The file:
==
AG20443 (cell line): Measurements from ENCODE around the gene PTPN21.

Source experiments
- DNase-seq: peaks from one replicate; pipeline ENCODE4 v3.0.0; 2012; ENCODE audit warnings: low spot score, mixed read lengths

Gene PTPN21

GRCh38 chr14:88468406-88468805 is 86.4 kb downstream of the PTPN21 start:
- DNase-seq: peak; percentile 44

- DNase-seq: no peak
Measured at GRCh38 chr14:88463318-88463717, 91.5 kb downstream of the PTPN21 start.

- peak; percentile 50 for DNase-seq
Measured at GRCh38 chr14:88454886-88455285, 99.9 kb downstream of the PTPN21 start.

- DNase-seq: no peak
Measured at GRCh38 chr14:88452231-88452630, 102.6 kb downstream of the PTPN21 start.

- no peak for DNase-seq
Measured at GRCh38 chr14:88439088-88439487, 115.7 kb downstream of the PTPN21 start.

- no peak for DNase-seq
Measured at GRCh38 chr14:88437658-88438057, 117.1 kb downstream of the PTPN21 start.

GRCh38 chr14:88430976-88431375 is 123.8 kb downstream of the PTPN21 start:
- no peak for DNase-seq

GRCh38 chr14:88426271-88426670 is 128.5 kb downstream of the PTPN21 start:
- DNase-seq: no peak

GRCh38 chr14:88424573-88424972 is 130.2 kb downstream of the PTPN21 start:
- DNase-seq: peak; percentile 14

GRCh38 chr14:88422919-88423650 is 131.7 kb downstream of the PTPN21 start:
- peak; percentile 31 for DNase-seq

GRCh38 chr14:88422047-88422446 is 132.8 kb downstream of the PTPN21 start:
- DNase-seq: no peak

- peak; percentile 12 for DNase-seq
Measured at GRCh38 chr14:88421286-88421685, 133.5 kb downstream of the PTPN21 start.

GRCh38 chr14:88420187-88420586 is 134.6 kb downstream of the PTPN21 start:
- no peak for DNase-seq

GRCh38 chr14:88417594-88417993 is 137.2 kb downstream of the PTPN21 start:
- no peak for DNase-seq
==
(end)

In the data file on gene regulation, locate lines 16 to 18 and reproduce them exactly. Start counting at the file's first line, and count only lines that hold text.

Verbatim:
Measured at GRCh38 chr14:88437658-88438057, 117.1 kb downstream of the PTPN21 start.

GRCh38 chr14:88430976-88431375 is 123.8 kb downstream of the PTPN21 start:
- no peak for DNase-seq